Website Accessibility

Website Accessibility

Accessibility to all users is a legal requirement. The W3C (World Wide Web Compliance) have laid down specific guidelines, in order for organisations such as the Academies Enterprise Trust (AET) to not only follow the legal requirement in terms of accessibility but to outreach the legal requirement. AET aims to satisfy these criteria and in doing so make its websites accessible to all users.


Areas of accessibilities are split in to three categories of priority.

  • Priority 1 A Web content developer must satisfy this checkpoint. Satisfying this checkpoint is a basic requirement for some groups to be able to use Web documents.

  • Priority 2 A Web content developer should satisfy this checkpoint. Satisfying this checkpoint will remove significant barriers to accessing Web documents.

  • Priority 3 A Web content developer may address this checkpoint. Satisfying this checkpoint will improve access to Web documents.

( retrieved 24/01/2011)


AET meets all Priority 1 criteria within the 14 guidelines set down by the W3C.

  1. Provide content that, when presented to the user, conveys essentially the same function or purpose as auditory or visual content.

  2. Ensure that text and graphics are understandable when viewed without colour.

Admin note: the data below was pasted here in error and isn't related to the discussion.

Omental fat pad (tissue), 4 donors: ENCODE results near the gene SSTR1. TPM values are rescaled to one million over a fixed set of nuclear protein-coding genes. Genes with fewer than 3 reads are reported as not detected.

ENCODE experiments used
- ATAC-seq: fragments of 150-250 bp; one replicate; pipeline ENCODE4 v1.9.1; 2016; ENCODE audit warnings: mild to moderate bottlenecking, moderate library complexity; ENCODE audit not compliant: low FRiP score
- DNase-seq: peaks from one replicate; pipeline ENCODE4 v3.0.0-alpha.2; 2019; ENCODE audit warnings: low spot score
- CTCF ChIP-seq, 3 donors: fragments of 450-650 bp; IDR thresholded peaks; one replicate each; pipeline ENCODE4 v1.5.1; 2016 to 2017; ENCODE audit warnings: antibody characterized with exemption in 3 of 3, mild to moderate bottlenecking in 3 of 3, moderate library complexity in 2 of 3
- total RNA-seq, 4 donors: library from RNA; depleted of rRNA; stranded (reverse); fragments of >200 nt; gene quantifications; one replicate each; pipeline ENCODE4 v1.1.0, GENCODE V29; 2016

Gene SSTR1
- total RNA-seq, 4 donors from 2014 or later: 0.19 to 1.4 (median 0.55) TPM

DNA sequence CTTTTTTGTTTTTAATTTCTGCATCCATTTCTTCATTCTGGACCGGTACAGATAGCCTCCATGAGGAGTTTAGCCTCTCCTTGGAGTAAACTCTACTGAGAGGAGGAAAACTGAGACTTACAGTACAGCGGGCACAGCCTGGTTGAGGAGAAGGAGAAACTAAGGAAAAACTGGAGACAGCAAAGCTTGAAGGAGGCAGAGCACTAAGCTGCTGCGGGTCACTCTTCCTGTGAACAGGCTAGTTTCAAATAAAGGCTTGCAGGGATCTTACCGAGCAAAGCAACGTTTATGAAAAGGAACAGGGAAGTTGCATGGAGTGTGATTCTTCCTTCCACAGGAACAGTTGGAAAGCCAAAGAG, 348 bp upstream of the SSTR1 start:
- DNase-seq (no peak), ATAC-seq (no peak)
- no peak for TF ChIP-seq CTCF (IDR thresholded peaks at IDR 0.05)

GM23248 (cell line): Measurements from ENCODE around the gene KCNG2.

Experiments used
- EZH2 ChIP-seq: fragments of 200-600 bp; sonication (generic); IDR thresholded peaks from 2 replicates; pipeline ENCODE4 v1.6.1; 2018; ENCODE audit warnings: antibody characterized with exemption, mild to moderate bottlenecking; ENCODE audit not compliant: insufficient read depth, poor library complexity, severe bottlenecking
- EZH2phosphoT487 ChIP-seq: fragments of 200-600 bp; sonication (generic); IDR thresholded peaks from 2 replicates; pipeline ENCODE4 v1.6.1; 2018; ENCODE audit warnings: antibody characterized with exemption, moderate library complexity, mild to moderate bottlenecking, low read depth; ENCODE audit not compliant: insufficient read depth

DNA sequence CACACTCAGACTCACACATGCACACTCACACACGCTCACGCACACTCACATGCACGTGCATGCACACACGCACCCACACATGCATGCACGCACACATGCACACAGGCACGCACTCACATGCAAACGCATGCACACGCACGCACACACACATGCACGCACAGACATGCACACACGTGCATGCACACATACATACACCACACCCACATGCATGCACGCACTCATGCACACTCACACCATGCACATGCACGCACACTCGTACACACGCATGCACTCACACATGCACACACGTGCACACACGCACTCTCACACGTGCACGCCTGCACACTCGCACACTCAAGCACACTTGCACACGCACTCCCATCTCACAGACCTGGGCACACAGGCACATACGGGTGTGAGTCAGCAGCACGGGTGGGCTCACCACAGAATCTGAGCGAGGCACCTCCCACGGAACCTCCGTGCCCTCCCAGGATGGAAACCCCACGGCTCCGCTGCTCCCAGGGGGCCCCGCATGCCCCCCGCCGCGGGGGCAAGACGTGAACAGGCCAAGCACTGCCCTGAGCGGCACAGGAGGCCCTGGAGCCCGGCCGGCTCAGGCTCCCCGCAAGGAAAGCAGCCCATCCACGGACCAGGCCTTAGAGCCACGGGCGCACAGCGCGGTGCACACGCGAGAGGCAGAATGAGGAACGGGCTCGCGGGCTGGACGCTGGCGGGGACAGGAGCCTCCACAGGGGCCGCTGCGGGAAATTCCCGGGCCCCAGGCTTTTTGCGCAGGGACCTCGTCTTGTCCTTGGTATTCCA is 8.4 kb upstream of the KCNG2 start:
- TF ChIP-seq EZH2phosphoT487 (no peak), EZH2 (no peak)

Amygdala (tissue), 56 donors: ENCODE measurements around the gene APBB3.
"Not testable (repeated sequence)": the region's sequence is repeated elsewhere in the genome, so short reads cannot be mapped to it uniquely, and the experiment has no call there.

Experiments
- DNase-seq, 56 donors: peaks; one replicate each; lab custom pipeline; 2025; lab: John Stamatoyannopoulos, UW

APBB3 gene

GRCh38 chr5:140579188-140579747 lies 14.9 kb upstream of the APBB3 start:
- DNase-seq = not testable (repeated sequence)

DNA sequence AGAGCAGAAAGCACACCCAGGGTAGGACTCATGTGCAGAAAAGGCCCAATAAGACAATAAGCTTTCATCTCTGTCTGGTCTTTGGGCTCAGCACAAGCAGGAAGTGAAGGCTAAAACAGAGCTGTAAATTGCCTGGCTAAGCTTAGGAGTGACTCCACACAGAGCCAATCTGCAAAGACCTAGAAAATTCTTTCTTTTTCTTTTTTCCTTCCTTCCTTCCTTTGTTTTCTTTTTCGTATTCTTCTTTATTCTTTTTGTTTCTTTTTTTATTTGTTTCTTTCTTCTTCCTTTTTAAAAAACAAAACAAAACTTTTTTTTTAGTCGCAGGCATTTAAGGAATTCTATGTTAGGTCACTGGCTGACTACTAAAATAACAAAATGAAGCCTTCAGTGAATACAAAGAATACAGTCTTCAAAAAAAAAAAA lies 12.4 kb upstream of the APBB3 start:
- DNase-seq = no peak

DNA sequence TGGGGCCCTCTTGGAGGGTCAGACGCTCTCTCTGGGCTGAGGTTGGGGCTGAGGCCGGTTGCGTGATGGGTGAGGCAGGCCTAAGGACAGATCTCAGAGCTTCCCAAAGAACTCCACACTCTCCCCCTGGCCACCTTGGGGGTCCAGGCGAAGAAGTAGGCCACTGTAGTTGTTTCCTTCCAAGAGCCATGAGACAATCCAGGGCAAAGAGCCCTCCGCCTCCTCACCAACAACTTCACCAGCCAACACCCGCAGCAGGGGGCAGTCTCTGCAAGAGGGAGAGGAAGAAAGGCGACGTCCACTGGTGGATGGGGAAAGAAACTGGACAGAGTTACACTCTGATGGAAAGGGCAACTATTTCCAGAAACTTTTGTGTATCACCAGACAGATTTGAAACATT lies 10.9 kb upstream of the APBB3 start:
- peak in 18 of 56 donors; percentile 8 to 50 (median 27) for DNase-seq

3. Mark up documents with the proper structural elements. Control presentation with style sheets rather than with presentation elements and attributes.

  4. Use markup that facilitates pronunciation or interpretation of abbreviated or foreign text.

  5. Ensure that tables have necessary markup to be transformed by accessible browsers and other user agents.

  6. Ensure that pages are accessible even when newer technologies are not supported or are turned off.

  7. Ensure that moving, blinking, scrolling, or auto-updating objects or pages may be paused or stopped.

  8. Ensure that the user interface follows principles of accessible design: device-independent access to functionality, keyboard operability, self-voicing, etc.

  9. Use features that enable activation of page elements via a variety of input devices.

  10. Use interim accessibility solutions so that assistive technologies and older browsers will operate correctly.

  11. Use W3C technologies (according to specification) and follow accessibility guidelines. Where it is not possible to use a W3C technology, or doing so results in material that does not transform gracefully, provide an alternative version of the content that is accessible.

  12. Provide context and orientation information to help users understand complex pages or elements.

  13. Provide clear and consistent navigation mechanisms — orientation information, navigation bars, a site map, etc — to increase the likelihood that a person will find what they are looking for at a site.

  14. Ensure that documents are clear and simple so they may be more easily understood.

( retrieved 24/01/2011)